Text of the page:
There is sufficient plot twists, location changes as Captain Marvel and Nick Fury travel to Louisiana to discover her real human identity as Airforce Pilot Carol Danvers as they team up with fellow co-pilot Maria Rambeau played by rising British star Lashana Lynch.

Oscar nominee Jude Law (The Talented Mr Ripley) plays the arrogant Kree commander Yon Rogg who proves to be a worthy adversary to Captain Marvel.

Captain Marvel is a fun filled retro intergalactic romp of a film engagingly written and populated with some witty one liners. Brie Larson pulls off the role of the latest female action superhero with credibility and nuance as she struggles to discover her real identity and where her role as Captain Marvel fits in to the larger Avengers scheme of things.

Flashy visual effects and some great onscreen chemistry save Captain Marvel from being just another superhero film and this gets a film rating of 7 out of 10.

Audiences should definitely see Captain Marvel before watching Avengers: Endgame. Recommended Viewing for Marvel fans only and regular attendees of Comicon.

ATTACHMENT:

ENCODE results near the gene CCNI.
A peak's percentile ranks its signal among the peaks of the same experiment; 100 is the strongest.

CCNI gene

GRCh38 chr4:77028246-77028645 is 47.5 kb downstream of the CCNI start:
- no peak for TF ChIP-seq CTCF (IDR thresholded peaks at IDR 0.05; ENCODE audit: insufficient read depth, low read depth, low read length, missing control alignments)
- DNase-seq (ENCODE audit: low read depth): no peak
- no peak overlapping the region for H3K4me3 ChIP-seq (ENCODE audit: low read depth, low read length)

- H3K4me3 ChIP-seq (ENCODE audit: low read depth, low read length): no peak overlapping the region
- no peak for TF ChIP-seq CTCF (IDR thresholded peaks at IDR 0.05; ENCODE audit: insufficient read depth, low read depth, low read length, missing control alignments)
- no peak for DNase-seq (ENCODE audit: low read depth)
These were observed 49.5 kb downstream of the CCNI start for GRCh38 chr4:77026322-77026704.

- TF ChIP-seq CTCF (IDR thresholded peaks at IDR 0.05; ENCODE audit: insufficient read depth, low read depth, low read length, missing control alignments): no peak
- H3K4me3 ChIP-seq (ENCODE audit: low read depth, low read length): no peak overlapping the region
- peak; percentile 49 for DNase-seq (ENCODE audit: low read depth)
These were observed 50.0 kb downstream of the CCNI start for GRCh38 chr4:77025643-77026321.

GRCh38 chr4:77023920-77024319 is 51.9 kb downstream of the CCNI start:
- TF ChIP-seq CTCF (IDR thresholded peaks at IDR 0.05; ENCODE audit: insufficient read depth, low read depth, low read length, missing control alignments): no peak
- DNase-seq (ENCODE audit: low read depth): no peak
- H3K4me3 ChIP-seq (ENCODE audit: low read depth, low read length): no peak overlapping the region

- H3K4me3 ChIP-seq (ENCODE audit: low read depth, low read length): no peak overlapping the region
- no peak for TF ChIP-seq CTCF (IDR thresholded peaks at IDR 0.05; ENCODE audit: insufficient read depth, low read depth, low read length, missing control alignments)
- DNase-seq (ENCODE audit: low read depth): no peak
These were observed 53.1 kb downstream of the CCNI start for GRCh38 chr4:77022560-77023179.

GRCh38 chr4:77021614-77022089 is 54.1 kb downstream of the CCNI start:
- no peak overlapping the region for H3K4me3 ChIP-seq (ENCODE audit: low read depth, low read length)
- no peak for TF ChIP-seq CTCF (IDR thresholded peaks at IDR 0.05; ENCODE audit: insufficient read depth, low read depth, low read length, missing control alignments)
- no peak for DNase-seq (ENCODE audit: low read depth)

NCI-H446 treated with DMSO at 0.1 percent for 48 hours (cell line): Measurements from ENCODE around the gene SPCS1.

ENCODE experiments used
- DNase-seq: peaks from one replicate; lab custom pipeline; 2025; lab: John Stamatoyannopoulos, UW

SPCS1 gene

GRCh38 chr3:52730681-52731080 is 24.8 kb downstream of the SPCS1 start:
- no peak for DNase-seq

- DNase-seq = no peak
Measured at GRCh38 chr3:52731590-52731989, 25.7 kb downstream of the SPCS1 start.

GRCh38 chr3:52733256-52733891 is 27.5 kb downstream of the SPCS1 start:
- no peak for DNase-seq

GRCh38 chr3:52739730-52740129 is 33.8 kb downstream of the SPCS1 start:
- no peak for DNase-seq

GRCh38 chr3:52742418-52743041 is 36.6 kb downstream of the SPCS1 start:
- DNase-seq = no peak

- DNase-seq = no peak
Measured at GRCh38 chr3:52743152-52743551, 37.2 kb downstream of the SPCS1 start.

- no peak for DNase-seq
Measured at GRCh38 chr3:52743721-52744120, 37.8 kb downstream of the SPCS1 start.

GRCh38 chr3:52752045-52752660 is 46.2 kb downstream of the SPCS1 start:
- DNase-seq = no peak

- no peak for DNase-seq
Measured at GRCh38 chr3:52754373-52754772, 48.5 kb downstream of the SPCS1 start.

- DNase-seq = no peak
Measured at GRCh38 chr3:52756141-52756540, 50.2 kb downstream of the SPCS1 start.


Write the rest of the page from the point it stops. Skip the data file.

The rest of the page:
A Fallen World

Live By Night

Director: Ben Affleck

Cast: Ben Affleck, Sienna Miller, Chris Messina, Chris Cooper, Zoe Saldana, Elle Fanning, Brendan Gleeson, Remo Girone, Titus Welliver, Max Casella, Clark Gregg, Anthony Michael Hall

Oscar winner Ben Affleck (Argo, Good Will Hunting) approaches another passion project with the cinematic adaptation of Dennis Lehane’s riveting gangster novel Live By Night about the rise of Irish mobster Joe Coughlin.

Set in Prohibition era America in the mid 1920’s, Live By Night features Affleck as the main character as well as him adapting the screenplay and directing the film version. To his credit, Affleck assembles a fine cast including an unrecognizable Sienna Miller as the gangster’s moll with a strong Irish accent, Emma Gould who Coughlin first meets in Boston.